Mental illness often affects what we think about, but it can also affect how we think, including the speed of our thought process. This in turn can impact how well we’re able to function.
Effects of different illness processes
Mania is an obvious example of speeding things up, and this may show up outwardly as pressure of speech. This can also occur, to a lesser extent, in hypomania.
ADHD brain may not stay on one thing for very long before jumping onto the next.
Anxiety, worry, rumination
Anxiety, worry, and rumination can also be speedy in a sense, but tending to go around in circles rather than off in manic directions.
Negative symptoms of schizophrenia
Negative (deficit) symptoms of schizophrenia can slow things down. This can produce poverty of thought internally and poverty of speech that’s apparent externally.
Thought in the present moment may seem to be turned off entirely as dissociation takes the mind elsewhere.
Cognitive slowing in depression
Depression can also slow the mind down, which is what’s been going on for me lately. Cognitive symptoms of depression can include memory impairment, poor attention, difficulty with decision-making and other executive functioning, impaired learning, and decreased processing speed.
The THINC-it test is a research-validated computerized tool for assessing disruption caused by depression in the areas of executive function, learning and memory, attention and processing speed.
I’ve had cognitive symptoms continuously for the last 4 years, and it tends to fluctuate hand-in-hand with psychomotor retardation, which slows my movement. Right now it’s particularly bad, and it feels like the lights are on very, very dimly, but nobody is home, and the doors are barricaded to keep anyone from being able to come back in.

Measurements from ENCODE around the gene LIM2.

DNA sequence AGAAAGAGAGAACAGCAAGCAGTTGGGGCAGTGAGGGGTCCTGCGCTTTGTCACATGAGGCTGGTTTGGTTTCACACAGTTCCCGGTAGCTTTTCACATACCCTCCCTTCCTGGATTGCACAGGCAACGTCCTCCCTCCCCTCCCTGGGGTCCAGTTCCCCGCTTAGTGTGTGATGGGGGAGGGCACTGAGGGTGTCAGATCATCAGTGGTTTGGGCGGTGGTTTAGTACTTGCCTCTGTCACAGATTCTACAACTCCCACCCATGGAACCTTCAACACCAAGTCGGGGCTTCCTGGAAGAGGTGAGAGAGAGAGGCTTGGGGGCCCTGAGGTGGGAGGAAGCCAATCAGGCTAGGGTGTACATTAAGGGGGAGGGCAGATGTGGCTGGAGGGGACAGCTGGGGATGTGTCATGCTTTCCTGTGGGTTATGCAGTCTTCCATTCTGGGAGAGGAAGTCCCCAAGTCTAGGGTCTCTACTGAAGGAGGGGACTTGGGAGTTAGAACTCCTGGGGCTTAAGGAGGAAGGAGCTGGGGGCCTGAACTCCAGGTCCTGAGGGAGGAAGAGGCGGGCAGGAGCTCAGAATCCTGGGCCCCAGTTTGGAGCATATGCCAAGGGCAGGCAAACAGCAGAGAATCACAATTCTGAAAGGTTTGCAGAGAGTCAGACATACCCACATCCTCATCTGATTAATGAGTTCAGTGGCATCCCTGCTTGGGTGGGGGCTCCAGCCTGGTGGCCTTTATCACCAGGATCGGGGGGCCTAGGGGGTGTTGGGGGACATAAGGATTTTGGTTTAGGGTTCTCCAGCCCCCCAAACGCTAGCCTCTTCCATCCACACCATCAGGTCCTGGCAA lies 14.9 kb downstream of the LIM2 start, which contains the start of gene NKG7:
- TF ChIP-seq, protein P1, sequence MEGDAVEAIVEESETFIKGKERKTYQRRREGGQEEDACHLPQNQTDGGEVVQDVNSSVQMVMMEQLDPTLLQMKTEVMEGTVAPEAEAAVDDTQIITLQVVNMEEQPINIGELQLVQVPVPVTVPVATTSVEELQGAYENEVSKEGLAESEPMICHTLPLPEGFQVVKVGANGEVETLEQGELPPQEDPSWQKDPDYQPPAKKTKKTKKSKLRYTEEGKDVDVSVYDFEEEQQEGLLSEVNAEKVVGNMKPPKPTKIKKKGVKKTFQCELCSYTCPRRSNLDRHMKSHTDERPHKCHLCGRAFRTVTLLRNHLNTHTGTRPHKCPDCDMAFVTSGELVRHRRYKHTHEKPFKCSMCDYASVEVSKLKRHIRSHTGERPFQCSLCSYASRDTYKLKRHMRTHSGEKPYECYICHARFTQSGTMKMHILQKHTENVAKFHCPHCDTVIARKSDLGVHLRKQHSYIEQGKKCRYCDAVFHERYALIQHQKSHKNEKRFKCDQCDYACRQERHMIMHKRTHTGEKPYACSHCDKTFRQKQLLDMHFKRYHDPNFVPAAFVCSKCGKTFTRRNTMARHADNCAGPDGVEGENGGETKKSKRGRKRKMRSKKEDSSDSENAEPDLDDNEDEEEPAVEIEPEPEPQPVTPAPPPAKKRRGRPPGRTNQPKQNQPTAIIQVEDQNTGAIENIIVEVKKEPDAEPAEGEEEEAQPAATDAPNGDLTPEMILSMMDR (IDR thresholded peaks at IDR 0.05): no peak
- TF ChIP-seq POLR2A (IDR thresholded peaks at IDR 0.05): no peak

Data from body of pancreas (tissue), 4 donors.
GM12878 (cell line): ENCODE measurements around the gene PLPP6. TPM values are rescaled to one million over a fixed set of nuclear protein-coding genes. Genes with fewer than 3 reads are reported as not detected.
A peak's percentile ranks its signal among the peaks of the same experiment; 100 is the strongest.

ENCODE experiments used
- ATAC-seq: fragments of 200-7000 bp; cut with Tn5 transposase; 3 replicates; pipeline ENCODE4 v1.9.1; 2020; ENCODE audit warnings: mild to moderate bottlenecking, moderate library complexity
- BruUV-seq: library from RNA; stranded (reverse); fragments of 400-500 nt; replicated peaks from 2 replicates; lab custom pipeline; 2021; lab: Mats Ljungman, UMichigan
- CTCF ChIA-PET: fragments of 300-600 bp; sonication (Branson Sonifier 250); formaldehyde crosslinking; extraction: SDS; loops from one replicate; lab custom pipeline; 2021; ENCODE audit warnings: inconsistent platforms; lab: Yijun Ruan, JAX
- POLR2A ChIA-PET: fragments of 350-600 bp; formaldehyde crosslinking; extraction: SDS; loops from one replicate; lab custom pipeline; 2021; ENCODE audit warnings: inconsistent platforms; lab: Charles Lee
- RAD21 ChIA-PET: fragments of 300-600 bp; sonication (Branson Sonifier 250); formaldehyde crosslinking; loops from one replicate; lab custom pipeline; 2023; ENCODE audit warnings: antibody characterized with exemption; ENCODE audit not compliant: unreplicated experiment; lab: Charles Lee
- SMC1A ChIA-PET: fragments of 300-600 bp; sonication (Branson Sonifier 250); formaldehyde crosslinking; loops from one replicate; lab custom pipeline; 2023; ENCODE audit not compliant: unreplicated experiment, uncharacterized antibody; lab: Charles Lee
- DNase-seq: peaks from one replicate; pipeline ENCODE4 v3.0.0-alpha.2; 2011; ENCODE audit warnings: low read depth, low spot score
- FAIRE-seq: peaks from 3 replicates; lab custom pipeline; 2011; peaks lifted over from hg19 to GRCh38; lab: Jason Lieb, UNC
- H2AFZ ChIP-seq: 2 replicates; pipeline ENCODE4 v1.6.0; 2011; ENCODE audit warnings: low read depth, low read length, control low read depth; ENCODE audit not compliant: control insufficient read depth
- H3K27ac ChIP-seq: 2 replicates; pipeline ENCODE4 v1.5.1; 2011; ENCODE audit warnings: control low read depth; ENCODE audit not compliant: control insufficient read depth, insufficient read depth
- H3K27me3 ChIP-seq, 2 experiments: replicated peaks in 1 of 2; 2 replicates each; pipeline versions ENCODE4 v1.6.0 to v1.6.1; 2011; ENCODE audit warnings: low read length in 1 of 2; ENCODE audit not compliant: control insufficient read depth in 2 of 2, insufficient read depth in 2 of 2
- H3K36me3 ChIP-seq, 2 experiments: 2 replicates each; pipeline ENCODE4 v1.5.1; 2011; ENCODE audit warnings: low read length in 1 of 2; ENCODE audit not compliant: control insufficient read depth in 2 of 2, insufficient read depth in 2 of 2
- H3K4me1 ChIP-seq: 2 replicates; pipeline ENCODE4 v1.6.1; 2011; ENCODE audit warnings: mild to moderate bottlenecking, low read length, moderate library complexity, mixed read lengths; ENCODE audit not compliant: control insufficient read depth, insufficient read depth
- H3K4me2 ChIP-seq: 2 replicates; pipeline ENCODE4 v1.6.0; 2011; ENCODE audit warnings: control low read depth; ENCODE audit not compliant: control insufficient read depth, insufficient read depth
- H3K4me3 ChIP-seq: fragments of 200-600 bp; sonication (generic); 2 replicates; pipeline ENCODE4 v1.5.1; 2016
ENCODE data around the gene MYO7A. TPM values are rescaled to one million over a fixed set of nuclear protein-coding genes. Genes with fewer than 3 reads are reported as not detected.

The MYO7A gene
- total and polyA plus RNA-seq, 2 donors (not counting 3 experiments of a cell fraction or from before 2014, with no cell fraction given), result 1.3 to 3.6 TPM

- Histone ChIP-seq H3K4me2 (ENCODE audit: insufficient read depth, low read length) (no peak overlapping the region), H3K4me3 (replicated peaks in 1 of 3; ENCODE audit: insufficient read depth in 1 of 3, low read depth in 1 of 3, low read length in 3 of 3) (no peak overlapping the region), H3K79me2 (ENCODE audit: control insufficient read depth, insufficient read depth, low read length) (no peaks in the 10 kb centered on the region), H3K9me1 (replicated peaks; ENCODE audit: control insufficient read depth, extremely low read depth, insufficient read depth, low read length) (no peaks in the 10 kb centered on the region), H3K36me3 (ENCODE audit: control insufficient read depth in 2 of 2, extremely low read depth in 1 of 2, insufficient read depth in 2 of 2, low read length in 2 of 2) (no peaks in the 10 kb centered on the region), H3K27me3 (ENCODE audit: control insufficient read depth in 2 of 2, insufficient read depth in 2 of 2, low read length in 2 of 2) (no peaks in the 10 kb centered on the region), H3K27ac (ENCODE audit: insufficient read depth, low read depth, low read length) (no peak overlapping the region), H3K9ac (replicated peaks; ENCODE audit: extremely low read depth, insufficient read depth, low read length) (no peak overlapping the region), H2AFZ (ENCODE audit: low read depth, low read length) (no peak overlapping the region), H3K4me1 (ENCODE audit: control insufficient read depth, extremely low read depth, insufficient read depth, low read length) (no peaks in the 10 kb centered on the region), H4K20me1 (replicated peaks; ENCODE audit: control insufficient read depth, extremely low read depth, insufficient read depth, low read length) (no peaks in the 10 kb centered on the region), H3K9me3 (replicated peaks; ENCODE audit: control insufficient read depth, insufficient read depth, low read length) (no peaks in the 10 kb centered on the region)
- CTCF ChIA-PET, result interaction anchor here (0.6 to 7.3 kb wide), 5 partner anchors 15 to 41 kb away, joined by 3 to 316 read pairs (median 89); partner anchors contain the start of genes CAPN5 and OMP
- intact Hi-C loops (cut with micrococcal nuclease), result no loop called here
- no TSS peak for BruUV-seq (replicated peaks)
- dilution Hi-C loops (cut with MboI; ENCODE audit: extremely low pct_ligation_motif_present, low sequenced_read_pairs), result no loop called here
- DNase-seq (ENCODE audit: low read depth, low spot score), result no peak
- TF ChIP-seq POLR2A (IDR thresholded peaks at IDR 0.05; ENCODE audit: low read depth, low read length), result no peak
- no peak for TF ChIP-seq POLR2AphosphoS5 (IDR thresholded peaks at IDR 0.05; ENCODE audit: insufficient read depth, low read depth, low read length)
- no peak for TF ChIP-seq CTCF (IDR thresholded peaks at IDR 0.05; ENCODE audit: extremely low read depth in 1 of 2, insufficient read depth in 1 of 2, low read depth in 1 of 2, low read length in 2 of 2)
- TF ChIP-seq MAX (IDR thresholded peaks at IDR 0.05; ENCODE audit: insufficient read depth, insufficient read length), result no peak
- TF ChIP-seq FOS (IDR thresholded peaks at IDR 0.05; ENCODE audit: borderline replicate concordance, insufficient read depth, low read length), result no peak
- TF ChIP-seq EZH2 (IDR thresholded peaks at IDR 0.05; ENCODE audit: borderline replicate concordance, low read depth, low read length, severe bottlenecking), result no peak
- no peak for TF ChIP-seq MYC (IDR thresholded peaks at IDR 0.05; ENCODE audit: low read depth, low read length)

It’s very hard to get anything meaningful out of reading. It’s not so much that I can’t concentrate, because that would imply there’s attention there that I just can’t focus. But there’s nothing there to focus. Okay, maybe not nothing at all, but very little. It’s like my head is full of mashed potatoes, but there’s too much milk in them and it’s just a shapeless blob of soggy potato.
It makes it extra difficult to talk, because on top of psychomotor retardation slowing brain to mouth transmission and making it slow to actually get words out with any sort of fluency, assembling a thought coherently takes some mental chewing.
It’s a weird feeling, and quite the contrast to back in the day, when my baseline cognitive function was quite good.
Does your illness have any impact on the speed at which your mind operates?